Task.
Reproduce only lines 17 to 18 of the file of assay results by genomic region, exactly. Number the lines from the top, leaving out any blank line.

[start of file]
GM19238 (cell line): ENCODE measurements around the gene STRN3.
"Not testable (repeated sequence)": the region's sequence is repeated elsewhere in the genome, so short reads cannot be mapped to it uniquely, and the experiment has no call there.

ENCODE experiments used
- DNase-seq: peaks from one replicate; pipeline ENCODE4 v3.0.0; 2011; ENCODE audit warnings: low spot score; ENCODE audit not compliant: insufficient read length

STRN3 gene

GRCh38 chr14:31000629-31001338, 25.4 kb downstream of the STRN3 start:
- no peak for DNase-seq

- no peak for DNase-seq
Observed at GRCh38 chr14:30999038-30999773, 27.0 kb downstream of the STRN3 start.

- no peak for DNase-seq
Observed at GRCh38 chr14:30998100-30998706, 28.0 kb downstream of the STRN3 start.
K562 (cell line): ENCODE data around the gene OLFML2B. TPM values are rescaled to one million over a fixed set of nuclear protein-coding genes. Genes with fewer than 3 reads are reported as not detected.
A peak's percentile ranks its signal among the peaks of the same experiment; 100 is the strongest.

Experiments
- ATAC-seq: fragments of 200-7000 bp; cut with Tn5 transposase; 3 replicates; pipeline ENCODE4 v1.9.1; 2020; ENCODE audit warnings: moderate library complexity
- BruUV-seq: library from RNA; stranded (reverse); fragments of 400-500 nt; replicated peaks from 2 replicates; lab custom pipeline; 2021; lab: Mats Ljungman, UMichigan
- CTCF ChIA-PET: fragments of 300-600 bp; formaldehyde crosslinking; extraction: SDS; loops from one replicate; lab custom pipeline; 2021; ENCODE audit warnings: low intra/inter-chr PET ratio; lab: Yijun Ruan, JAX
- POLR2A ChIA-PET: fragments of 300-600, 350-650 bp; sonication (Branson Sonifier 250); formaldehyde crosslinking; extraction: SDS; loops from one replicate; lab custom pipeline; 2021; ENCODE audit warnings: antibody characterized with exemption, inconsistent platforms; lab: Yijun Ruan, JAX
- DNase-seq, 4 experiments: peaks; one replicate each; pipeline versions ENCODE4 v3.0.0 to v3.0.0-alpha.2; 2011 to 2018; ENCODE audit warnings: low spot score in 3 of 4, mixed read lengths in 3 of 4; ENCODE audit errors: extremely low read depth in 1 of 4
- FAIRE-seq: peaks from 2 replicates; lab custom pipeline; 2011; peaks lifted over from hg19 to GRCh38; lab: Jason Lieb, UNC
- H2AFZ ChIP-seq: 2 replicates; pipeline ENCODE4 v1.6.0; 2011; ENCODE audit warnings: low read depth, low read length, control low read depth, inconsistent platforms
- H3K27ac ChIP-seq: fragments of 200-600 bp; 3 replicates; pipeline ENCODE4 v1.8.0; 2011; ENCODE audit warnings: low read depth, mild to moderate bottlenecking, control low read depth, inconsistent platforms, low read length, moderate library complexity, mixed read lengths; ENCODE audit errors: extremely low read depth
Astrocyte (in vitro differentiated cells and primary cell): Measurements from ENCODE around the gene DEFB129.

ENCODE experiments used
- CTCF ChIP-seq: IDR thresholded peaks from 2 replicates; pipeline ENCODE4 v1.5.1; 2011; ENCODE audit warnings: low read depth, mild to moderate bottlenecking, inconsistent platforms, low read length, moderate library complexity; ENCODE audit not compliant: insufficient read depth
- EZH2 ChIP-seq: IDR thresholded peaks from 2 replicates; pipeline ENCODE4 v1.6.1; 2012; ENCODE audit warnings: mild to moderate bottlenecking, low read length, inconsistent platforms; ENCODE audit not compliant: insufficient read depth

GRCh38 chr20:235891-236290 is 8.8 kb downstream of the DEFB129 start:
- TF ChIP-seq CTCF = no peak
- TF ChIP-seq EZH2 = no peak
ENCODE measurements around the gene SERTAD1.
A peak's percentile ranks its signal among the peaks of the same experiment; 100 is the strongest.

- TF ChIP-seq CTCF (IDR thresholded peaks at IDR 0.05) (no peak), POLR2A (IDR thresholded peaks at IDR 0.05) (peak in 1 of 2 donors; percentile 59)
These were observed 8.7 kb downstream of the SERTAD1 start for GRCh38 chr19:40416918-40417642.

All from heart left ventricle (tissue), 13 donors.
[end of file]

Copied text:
- CTCF ChIA-PET: fragments of 300-600 bp; formaldehyde crosslinking; extraction: SDS; loops from one replicate; lab custom pipeline; 2021; ENCODE audit warnings: low intra/inter-chr PET ratio; lab: Yijun Ruan, JAX
- POLR2A ChIA-PET: fragments of 300-600, 350-650 bp; sonication (Branson Sonifier 250); formaldehyde crosslinking; extraction: SDS; loops from one replicate; lab custom pipeline; 2021; ENCODE audit warnings: antibody characterized with exemption, inconsistent platforms; lab: Yijun Ruan, JAX